The concerns and lack of understanding about the cornea donation process are usually not resolved simply with public awareness campaigns. Improved attitudes by health care professionals toward cornea donations might facilitate the donation-transplantation process through knowledge. Increasing the knowledge of health care professionals about organ donation and transplantation and training them to disseminate such information could help increase the number of donors.

Rio de Janeiro State has recently enacted Law 6584/13, which establishes that the families of deceased organ and tissue donors should be given priority in all state institutions, including police stations, technical and scientific bodies, hospitals, health centres, and funeral services.The law states that these institutions should post clearly visible signs in their facilities stating:"Priority given to families of organ and tissue donors".

In order to reduce waiting times to zero in the state of Rio de Janeiro, it is necessary to dynamically identify and solve the main problems facing harvesting teams; conduct corneal transplants in a timely manner in the public and private health systems; encourage cornea donations; stimulate corneal harvesting; identify the reasons why a greater number of transplants are not performed; and improve the utilisation rates of harvested tissues.

The current situation is the result of unequal preconditions rooted in the history of our society over the decades in which our social fabric developed. Our health care system is built collectively on a daily basis. It is both cause and effect of our socioeconomic and health inequalities, and it can thus be improved.

Organ and tissue donation and allocation is a difficult and delicate process that depends on popular trust in the system and the commitment of health care professionals to notifying deaths. Brazil performs the second largest number of transplants in the world; to consolidate this achievement, involvement of the Ministry of Health, state governments, and medical organisations throughout the entire donation and transplantation process is critical.5Associação Brasileira de Transplantes de Órgãos (ABTO). Disponiìvel em: http://www.abto.org.br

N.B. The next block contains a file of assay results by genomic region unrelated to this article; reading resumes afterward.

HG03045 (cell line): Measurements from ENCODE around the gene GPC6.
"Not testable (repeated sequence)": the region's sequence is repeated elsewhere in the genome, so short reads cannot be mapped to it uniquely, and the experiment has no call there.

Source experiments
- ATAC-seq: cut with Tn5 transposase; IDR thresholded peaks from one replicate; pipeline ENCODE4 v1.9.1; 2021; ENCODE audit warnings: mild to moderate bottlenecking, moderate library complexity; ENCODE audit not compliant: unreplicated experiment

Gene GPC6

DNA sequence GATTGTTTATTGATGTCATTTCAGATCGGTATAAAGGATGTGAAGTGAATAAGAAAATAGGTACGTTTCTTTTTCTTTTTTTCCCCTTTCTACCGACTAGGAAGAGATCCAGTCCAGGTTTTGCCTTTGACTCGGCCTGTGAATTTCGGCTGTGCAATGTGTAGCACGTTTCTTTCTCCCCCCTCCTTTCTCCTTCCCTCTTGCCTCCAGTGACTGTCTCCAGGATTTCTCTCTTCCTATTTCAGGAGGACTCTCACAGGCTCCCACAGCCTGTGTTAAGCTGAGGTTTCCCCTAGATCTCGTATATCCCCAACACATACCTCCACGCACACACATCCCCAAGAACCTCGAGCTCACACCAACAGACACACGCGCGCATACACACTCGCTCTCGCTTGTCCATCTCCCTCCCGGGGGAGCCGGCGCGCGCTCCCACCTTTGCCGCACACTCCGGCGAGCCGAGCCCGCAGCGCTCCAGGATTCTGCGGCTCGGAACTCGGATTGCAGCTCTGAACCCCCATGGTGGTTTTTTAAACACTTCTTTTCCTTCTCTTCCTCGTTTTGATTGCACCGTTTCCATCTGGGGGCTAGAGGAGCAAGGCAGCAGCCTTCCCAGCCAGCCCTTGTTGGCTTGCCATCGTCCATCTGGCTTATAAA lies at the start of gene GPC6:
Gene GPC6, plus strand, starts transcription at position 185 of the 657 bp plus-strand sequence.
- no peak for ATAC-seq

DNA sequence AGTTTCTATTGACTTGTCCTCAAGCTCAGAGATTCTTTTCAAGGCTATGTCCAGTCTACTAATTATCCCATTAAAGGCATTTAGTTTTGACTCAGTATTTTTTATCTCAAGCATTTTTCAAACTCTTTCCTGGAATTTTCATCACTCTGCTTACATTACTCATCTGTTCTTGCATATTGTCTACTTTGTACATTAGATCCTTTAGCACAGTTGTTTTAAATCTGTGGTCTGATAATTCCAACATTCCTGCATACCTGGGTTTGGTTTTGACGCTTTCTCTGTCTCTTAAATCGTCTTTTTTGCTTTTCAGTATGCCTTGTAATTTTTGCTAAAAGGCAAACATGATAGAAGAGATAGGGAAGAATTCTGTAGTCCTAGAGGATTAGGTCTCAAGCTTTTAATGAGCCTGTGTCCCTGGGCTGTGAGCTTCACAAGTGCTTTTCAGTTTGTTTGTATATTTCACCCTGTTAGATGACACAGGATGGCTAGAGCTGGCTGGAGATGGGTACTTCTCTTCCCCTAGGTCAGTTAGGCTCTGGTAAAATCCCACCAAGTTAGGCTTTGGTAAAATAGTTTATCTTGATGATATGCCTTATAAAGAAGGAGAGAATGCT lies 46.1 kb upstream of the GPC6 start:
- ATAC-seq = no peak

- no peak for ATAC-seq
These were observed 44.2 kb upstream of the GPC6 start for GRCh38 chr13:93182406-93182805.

http://www.abto.org.br...

References

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    Whitcher JP, Srinivasan M, Upadhyay MP. Corneal blindness: a global perspective. Bull World Health Organ. 2001;79(3):214-21. Review.
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    Brasil. Ministério do Planejamento, Orçamento e Gestão. Instituto Brasileiro de Geografia e Estatística. Contas Nacionais [internet]. IBGE, Brasília (DF); 2010 [citado 2014 Jan 15]. Disponível em: http://censo2010.ibge.gov.br
    » http://censo2010.ibge.gov.br
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    Kara-Junior N, Mourad PC, Espiìndola RF,AbilRuss HH. [Expectation and knowledge among patients with keratoplasty indication]. Rev Bras Oftalmol. 2011;70(4):230-4. Portuguese.
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    Brasil. Ministério da Saúde. Secretaria de atenção a saúde. DATAUS. Cadastro nacional de estabelecimento em saúde [internet]. DATASUS, Brasília (DF); 2014 [citado 2013 Jan 15]. Disponível em: http://cnes.datasus.gov.br
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    » http://dtr2001.saude.gov.br/sas/dsra/port3407.htm
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    Hilgert CV, Sato EH. [Management performance of eye banks and its impact on those organizations results]. Rev Bras Oftalmol. 2012;71(1):28-35. Portuguese.
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    » http://www.planalto.gov.br/ccivil_03/leis/l9434.htm
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    Brasil. Ministério da Saúde. Agência Nacional de Vigilância Sanitária. Resolução RDC n. 67, de 30 de setembro de 2008. Dispõe sobre o Regulamento Técnico para o Funcionamento de Bancos de Tecidos Oculares de origem humana [internet]. Diário Oficial da União Federativa do Brasil, Brasiìlia (DF); 1997 Fev 4[citado 2014 Jan 15]. Disponível em: http://www.google.com.br/portal.anvisa.gov.br.
    » http://www.google.com.br/portal.anvisa.gov.br
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    » http://www.restoresight.org/
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    Rosenwasser GO, Nicholson WJ. Introduction to eye banking: a handbook and atlas: a guide to eye bank techniques, corneal evaluation, and grading. [S.l. ]; c2003. Donor maintenance. p. 25-9.
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    » http://www.planalto.gov.br/ccivil_03/leis/l8080.htm
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    » http://www.abto.org.br/abtov03/Upload/file/RBT/2013/ParcialRBT-3TRI(1).pdf
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    » http://www.abto.org.br/abtov03/Upload/file/RBT/2012/RBTdimensionamento2012.pdf
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Publication Dates

  • Publication in this collection
    Jul-Aug 2014

History

  • Received
    10 Feb 2014
  • Accepted
    23 Mar 2014